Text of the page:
Workshop on Theories of Paradox in the Middle Ages
October 21 - October 22
N.B. Workshop postponed until October 2020. Watch for more information!
Paradoxes seized the attention of logicians in the middle ages, and were used both as tests for the viability of theories of logic, language, epistemology, and possibly every philosophical issue, and also in the specific genre of insolubles as needing a theoretical solution, usually involving issues about signification, truth, knowledge and modality. Numerous theories were developed, not only in the Latin West, but also in the Islamic world and in the Byzantine tradition. Some of these theories are well known, others barely investigated, if at all. This workshop is an opportunity to discuss and contrast a range of these theories and consider their advantages and drawbacks, and their relation to more recent theories of paradox and antinomy. It will also be an occasion to hear and discuss what has been achieved locally in the Leverhulme-funded project ‘Theories of Paradox in Fourteenth-Century Logic: Edition and Translation of Key Texts‘.
- Jennifer Ashworth (Professor Emerita, University of Waterloo, Canada)
‘Giving words a new meaning: Ralph Strode on the problem of impositio in obligational disputations’
- Barbara Bartocci (Research Fellow, Arché Research Centre)
‘John Dumbleton on signification and semantic paradoxes’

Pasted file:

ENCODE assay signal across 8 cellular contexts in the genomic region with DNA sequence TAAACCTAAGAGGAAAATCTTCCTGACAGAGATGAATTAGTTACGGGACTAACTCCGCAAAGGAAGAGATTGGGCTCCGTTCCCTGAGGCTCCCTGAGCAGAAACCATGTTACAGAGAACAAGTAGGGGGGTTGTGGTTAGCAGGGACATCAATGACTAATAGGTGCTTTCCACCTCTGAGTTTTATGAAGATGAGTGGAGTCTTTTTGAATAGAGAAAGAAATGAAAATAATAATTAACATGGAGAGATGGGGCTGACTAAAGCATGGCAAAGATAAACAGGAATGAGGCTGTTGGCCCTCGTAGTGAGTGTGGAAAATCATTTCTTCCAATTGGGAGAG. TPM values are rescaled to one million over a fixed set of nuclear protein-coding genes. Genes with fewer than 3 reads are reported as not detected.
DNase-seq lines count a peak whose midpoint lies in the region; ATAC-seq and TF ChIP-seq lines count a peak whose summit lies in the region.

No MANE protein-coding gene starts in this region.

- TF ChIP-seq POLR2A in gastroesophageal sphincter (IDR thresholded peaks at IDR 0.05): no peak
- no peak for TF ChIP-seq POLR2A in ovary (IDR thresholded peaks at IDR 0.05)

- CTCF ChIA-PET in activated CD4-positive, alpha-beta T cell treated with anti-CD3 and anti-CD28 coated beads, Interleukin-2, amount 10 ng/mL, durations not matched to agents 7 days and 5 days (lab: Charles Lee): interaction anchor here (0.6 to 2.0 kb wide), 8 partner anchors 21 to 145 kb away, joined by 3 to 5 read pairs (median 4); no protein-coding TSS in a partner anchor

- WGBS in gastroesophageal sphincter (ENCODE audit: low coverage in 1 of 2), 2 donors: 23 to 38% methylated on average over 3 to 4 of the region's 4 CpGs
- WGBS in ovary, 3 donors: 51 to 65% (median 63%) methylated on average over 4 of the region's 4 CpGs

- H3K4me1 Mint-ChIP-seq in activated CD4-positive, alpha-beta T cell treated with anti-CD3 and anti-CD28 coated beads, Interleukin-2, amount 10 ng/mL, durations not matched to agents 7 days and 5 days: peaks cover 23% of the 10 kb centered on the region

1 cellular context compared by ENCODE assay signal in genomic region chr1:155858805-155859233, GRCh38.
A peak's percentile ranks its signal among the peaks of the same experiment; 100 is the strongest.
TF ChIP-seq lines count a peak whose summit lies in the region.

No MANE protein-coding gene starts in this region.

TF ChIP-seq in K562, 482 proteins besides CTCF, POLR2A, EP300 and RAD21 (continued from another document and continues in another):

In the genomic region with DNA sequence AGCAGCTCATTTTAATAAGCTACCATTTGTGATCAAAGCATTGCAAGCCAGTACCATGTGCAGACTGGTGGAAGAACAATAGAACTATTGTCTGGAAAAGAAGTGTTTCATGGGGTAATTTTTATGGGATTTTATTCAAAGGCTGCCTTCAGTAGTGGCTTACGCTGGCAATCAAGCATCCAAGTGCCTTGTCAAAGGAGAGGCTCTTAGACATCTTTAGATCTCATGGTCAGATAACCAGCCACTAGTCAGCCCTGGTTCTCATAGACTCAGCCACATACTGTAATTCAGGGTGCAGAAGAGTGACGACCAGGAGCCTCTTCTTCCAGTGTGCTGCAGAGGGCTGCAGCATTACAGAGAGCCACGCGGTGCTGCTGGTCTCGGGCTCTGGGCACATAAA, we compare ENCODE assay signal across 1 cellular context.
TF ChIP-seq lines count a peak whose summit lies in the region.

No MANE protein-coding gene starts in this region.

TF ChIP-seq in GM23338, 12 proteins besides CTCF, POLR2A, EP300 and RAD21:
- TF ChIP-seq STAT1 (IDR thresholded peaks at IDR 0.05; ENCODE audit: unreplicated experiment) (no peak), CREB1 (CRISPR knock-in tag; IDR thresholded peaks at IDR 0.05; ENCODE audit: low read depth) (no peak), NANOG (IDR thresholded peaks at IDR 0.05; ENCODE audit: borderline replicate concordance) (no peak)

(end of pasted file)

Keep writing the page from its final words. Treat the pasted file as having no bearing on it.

- Harald Berger (Associate Professor, Karl-Franzens-Universität Graz, Austria)
‘An unknown version of Albert of Saxony’s De insolubilibus (= Logica, tr. VI, pt. 1)’
- Manuel Dahlquist (Associate Professor, Universidad Nacional Del Litoral, Santa Fe, Argentina)
‘Nulla propositio est negativa’
- Miroslav Hanke (Research Fellow, Academy of Sciences of the Czech Republic)
‘Tractatus insolubilium and fifteenth-century Cologne scholasticism’ (by video link)
- Stephen Read (Professor Emeritus, Arché Research Centre)
‘Theories of paradox from Thomas Bradwardine to Paul of Venice’
‘Insolubles and validity in Roger Swyneshed and Paul of Venice’
- David Sanson (Associate Professor, Illinois State University)
‘Al-Dawānī on truth, grounding, and the Liar’
- Mohammad Saleh Zarepour (Humboldt Postdoctoral Researcher, LMU Munich)
‘Abharī’s Solution to the Liar paradox: a logical analysis’
Registration is £10 (free for members of the Scots Philosophical Association, of the British Society for History of Philosophy, and for students); lunch each day is £15 per person; and dinner each evening is £29 without wine, £35 with wine. Registration will re-open in the autumn when a new date has been confirmed.
Through the generosity of the British Society for the History of Philosophy, and in order to guarantee a demographically diverse participation we are able to offer financial assistance with childcare during the Workshop. Please email Dr Barbara Bartocci (email@example.com) with details of the childcare needed.